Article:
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Thursday, October 18, 2012

Four Marks...or is it Five?

I am working on my Catechism presentation for November.  I have a really easy topic.  Sections 748 - 947:  I believe in the Holy Catholic Church.

I considered asking our DRE if we could change my topic to Nuclear Fusion and its Place in Today's Global Economy but apparently that topic was taken.  Drat, drat and double drat!

At my Dominican meeting, one of my fellows remarked, "Oh, you just have to thoroughly explain the Four Marks of The Church."  Then he said, "And after that you can thoroughly explain The Trinity".

OK, this is one of the reasons I both love and despair of my Catholic Faith.  The reality of her Teachings are pure and clear; unfortunately, God left people like me to try and transmit that purity and clarity.  To do so with a minimum of head throbbing is my challenge and I rarely feel up to it.

I mean, who really understands the four marks of The Church:  We are One, We are Holy, We are Catholic and we are Apostolic?  How many of us think we can also add another mark:  We Ain't Easy.
Then again, if it WAS easy to be a Catholic, everyone would do it.  Shoot, even the ones who CLAIM they are Catholic keep trying to make us a little bit less than what we are just so they can fit into the secular world a little better.  I don't understand that, myself, because I have found that I am a much bigger rebel as a faithful Catholic than I ever was as a hedonistic spoiled brat who declared her liberation was found in the bottle of a liquor bottle or in the bed of a man whose name I didn't know.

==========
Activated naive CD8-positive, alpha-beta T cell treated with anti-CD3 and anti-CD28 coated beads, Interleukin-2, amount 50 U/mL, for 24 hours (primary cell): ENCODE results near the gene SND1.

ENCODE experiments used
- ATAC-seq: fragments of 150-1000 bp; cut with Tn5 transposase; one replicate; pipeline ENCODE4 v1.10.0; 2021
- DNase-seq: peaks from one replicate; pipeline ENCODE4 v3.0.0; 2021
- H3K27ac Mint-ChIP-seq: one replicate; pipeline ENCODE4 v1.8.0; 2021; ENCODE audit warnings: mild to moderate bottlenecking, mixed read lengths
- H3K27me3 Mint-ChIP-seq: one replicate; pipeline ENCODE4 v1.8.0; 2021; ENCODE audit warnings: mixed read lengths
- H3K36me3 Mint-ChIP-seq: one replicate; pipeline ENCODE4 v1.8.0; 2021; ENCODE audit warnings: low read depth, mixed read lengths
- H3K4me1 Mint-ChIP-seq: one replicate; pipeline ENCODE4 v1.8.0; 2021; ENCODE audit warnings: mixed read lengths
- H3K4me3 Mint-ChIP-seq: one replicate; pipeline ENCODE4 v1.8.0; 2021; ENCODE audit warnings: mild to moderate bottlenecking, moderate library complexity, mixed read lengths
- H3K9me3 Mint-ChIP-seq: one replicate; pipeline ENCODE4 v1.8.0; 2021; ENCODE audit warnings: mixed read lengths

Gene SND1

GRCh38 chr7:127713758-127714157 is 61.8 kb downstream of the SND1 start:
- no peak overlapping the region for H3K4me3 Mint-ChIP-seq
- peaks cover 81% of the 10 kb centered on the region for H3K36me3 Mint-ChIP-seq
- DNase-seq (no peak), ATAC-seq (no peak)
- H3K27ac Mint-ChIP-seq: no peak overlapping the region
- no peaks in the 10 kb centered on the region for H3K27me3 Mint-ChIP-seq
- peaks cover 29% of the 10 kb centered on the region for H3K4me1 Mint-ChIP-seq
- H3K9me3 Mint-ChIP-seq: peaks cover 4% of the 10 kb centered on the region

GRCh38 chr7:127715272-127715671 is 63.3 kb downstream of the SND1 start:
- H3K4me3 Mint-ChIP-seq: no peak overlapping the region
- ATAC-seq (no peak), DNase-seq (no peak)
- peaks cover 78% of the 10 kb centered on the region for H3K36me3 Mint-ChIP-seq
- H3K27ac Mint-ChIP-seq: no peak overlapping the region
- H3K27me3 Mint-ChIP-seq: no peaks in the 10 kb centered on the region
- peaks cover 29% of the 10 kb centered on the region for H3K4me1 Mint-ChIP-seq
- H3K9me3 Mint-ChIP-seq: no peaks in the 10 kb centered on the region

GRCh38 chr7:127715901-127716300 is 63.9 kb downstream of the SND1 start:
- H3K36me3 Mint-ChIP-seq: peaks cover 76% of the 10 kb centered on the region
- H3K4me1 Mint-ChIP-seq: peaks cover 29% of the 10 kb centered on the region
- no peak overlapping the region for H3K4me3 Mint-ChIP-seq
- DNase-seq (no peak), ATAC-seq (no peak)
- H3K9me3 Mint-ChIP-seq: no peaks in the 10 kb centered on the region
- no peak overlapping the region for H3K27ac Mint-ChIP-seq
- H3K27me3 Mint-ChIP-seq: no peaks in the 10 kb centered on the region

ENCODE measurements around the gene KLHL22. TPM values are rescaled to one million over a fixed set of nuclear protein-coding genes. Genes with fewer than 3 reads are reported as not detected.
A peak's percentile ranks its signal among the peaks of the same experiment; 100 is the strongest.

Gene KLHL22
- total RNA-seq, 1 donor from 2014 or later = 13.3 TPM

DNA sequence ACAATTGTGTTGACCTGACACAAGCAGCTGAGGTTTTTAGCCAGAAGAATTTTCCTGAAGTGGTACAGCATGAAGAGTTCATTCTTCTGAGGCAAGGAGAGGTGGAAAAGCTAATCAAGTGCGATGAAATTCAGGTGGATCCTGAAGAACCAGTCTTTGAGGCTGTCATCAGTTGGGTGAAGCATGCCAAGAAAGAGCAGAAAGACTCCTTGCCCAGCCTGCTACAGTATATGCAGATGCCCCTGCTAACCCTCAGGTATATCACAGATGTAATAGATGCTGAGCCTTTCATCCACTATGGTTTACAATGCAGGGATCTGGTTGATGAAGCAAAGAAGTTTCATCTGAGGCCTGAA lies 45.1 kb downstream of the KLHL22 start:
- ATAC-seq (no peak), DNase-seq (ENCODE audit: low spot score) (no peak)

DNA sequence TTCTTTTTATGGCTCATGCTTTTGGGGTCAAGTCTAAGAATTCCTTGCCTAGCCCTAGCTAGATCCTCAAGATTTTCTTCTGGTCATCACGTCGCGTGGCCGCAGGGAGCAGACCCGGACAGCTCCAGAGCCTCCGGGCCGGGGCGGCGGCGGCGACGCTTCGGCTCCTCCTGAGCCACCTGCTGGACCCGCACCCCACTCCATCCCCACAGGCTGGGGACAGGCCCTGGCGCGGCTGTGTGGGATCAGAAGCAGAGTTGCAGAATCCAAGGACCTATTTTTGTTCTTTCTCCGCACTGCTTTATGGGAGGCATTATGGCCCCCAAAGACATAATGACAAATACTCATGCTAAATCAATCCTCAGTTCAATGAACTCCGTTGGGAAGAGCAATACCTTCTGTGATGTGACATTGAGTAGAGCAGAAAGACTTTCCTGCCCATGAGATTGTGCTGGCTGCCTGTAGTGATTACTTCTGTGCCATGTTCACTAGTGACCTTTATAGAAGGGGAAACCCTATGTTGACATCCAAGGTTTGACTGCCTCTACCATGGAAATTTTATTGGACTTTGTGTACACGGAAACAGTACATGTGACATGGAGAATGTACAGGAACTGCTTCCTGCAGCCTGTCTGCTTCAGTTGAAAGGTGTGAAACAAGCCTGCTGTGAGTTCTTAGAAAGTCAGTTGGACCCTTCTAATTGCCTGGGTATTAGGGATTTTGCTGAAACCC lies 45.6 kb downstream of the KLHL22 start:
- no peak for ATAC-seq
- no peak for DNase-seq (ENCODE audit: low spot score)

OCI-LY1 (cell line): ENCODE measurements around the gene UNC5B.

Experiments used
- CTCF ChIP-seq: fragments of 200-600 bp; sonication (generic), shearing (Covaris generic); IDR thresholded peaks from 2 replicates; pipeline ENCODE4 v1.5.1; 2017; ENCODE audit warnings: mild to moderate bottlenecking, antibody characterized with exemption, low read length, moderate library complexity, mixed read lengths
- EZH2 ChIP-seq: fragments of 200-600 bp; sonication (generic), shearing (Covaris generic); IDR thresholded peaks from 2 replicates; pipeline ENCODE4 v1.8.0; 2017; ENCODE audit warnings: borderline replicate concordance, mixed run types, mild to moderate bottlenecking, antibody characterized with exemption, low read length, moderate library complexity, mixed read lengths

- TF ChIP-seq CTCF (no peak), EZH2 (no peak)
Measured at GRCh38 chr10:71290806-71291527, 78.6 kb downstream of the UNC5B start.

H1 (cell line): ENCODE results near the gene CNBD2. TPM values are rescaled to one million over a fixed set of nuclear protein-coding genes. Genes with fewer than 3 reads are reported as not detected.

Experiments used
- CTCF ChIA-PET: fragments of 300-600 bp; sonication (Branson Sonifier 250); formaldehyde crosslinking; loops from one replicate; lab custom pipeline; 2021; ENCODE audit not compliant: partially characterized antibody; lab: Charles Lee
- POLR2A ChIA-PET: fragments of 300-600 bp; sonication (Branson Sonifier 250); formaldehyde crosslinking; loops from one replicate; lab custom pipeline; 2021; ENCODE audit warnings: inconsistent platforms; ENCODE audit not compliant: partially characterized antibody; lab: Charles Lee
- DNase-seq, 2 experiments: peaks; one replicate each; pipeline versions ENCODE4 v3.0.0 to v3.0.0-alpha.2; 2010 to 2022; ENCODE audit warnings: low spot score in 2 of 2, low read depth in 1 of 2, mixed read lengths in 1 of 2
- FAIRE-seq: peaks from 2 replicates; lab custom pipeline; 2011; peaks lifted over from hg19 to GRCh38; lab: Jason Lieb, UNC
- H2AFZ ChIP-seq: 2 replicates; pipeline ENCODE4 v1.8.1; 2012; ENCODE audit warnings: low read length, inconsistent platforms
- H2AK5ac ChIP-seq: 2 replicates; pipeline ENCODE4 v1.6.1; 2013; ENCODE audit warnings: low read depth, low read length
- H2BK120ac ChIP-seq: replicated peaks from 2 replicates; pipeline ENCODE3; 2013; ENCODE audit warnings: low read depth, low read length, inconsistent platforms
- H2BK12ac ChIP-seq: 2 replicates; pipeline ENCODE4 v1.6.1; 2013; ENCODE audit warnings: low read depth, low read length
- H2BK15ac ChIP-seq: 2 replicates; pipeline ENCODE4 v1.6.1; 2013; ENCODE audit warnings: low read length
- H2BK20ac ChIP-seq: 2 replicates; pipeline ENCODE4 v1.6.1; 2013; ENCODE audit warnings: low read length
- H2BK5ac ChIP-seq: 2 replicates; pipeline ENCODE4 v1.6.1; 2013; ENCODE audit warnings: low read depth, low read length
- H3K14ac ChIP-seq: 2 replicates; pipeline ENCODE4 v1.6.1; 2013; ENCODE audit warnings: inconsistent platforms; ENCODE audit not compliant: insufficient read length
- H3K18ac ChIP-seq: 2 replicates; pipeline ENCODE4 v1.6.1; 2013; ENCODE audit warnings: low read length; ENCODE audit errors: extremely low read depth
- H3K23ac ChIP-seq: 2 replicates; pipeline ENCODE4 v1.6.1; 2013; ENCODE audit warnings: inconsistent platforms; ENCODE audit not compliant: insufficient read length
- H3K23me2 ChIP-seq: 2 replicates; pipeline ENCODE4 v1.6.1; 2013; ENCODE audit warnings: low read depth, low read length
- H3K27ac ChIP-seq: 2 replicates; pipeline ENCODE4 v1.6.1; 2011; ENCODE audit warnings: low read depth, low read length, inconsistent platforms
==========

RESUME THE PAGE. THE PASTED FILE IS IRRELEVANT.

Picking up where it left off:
I absolutely understand why so many well-meaning Christians fall for that "once saved, always saved" malarky.  It is a heckuva lot easier to just grab the latest translation of the Protestant Bible, say a Sinners Prayer (which is no where IN their Protestant Bible) and declare themselves done with the whole process.  It is difficult to be a mature Catholic, however, because it means challenging yourself every day to read, to study, to pray and to accept the Faith as it has been handed to us through Holy Mother Church.  Ultimately, while it can be a great deal of fun to explore and argue, debate and discuss, everything will come down to, "I believe because it seems logical and because the Church that Jesus founded says it is so and to reject her is to reject Him.  If she teaches error, then He is a liar.  God cannot lie, therefore, I accept her Teachings as Truth".

Many of my Catholic family are content with the teachings they were handed in their youth, and I have no problem with that - the Baltimore Catechism was strong and error free.  If they can cling to that faith, practice and honor the precepts of the Church during their lives on earth without being tempted into the Easy Bake Oven of Sola Fide then I have no problem with their level of understanding. 

I don't want to lose those people who were not solidly catechized as children, or who saw their parents not living as Catholics or who were abused by those who claimed to be good Catholics.  I hope, by teaching what I am assigned, to save those Catholics from slipping into error and walking away from The Eucharist.

We are getting a good response to the presentations.  I see young and old alike in the audience.  I am relieved to see people who are at daily Mass and people who can only get there on Sundays.  What I am experiencing is the joy of seeing Catholic united in their love for His Church, The Sacraments and Truth.

What I pray for is that those who have slipped and fallen and left Him will long to be reunited with Him through the Sacraments, and that they will come Home to Rome before they meet Him face to face.

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